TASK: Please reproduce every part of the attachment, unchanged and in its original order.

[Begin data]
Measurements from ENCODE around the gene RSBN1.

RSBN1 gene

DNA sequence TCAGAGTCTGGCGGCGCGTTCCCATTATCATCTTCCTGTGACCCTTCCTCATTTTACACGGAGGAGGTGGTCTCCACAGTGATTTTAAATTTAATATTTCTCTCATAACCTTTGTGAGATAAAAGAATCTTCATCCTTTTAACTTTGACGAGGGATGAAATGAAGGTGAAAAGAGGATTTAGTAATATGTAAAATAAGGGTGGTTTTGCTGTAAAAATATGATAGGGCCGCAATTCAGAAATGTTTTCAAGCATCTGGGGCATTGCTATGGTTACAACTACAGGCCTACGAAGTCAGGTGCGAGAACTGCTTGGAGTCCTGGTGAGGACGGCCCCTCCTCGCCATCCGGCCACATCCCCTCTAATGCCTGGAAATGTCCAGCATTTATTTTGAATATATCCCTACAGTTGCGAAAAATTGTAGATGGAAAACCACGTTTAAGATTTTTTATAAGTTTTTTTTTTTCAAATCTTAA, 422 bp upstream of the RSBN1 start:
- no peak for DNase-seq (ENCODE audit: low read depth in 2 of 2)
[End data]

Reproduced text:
Measurements from ENCODE around the gene RSBN1.

RSBN1 gene

DNA sequence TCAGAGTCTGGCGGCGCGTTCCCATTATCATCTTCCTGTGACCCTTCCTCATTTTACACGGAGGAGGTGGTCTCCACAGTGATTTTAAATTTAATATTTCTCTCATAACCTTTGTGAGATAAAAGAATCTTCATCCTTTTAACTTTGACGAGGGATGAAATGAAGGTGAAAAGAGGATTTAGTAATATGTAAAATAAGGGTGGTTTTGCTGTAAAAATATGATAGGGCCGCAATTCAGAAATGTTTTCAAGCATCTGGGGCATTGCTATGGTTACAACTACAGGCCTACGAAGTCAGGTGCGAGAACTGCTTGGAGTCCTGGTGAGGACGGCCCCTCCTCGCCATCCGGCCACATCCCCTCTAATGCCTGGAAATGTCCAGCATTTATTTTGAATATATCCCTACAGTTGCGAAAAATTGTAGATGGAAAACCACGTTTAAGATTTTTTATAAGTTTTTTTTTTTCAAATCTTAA, 422 bp upstream of the RSBN1 start:
- no peak for DNase-seq (ENCODE audit: low read depth in 2 of 2)